• "Let's Call the Whole Thing Off": The genesis of the joke in Ira Gershwin's famous lyrics is uncertain: Ira has claimed the idea occurred to him in 1926 and remained unused. Astaire and Rogers sing alternate verses of this quickstep before embarking on a partnered comic tap dance using roller skates on an ice-rink. Astaire uses the circular form of the rink to introduce a variation of the "oompah-trot" he and his sister Adele had made famous in vaudeville. In a further dig at ballet, the pair strike an arabesque pose just prior to toppling onto the grass.
  • "Academy Award for Best Original Song for this song at the 1937 Oscars.
  • "Hoctor's Ballet": The film's big production number begins with a ballet featuring a female chorus and ballet soloist Harriet Hoctor whose speciality was performing an elliptical backbend en pointe, a routine she had perfected during her vaudeville days and as a headline act with the Ziegfeld Follies. Astaire approaches and the pair perform a duet to a reprise of the music to "They Can't Take That Away From Me." This number runs directly into:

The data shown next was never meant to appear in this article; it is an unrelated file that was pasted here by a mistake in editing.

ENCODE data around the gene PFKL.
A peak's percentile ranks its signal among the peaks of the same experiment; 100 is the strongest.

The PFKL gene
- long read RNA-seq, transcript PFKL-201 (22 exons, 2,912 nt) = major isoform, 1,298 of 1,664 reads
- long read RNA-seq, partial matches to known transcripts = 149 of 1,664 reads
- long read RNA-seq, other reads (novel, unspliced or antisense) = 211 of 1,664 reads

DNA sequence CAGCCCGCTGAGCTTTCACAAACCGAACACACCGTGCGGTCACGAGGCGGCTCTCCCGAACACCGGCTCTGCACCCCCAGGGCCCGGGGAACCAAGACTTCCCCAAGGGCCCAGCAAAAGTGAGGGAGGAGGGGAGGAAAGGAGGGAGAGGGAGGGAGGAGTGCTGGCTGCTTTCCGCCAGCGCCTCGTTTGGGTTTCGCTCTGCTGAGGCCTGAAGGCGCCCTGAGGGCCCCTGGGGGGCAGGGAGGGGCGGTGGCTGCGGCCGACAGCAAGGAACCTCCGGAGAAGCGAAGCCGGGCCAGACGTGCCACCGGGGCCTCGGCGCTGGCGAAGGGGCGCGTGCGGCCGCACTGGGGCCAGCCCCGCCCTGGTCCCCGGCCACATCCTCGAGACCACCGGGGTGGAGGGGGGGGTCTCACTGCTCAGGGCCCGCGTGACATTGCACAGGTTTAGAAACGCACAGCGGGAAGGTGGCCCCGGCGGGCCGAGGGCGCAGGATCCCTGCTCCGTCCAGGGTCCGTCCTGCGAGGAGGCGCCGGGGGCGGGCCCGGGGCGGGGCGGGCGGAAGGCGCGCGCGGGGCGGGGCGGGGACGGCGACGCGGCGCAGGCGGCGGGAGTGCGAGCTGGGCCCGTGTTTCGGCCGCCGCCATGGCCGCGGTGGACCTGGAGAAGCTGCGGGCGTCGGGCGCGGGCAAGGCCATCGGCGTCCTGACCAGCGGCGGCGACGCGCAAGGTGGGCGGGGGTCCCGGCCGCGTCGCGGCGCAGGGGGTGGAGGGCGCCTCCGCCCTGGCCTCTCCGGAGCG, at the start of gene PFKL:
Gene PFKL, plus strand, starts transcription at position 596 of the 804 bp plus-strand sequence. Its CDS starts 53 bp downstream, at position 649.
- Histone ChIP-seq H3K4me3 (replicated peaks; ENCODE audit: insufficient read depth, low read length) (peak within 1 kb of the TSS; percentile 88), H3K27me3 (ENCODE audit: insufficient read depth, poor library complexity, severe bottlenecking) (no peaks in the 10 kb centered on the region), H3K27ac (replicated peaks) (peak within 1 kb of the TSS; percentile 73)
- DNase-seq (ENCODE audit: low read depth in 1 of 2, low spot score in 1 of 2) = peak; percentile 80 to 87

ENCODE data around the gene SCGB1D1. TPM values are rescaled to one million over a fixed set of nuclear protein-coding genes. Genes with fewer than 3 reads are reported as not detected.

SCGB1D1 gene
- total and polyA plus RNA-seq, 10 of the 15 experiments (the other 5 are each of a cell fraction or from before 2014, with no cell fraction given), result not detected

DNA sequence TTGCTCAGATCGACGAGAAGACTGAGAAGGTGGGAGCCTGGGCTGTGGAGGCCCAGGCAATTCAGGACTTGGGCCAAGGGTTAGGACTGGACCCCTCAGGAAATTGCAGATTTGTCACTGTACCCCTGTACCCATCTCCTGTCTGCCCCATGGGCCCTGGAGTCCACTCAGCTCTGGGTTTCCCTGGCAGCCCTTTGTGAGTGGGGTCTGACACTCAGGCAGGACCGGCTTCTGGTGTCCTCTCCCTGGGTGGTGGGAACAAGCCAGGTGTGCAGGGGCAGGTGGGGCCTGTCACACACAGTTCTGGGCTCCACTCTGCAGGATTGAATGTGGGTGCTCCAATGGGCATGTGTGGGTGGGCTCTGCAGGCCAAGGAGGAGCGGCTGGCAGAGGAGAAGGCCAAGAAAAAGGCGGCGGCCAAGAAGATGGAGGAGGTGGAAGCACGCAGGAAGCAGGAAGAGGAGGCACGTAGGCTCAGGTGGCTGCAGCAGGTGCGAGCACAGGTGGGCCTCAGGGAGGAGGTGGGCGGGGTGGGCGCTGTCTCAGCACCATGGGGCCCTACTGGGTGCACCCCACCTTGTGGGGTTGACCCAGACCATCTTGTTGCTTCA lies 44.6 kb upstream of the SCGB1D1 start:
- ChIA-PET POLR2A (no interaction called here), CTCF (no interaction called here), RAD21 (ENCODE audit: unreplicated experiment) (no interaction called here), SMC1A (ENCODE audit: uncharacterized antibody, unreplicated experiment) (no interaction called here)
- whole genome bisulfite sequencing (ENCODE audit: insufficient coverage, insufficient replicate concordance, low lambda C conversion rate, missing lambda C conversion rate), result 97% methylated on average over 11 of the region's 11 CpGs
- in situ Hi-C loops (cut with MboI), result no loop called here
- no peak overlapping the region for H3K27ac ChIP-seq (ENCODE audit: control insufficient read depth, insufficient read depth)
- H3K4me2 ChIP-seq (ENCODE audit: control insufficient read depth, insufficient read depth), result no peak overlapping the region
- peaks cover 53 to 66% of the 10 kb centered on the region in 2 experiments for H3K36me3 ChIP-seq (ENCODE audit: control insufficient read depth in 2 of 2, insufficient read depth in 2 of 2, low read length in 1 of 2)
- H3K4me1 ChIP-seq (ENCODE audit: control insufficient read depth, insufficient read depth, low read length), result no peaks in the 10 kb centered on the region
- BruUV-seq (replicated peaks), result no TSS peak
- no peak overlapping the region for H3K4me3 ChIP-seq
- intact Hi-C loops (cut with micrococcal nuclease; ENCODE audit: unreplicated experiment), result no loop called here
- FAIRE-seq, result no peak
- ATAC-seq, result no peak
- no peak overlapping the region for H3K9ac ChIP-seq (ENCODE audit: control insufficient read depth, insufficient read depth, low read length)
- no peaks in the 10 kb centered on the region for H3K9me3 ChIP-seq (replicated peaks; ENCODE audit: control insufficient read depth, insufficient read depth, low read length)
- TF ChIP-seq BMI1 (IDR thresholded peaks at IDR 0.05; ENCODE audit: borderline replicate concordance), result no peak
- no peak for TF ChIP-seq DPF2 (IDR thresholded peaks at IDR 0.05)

• "Shall We Dance/ Finale and Coda": After a brief routine for Astaire and a female chorus, each wearing Ginger masks, he departs and Hoctor returns to deliver two variations on her backbend routine. Astaire now returns in top hat, white tie and tails and delivers a rendition of the title song; urging his audience to "drop that long face/come on have your fling/why keep nursing the blues" and follows this with a zestful half-minute tap solo. Other musical nods are interwoven referencing the previous ballet sequences. Finally, Ginger arrives on stage, masked to blend in with the chorus whereupon Astaire unmasks her and they dance a brief final duet. (This routine was referenced in the 1999 romantic comedy Simply Irresistible).

Preservation status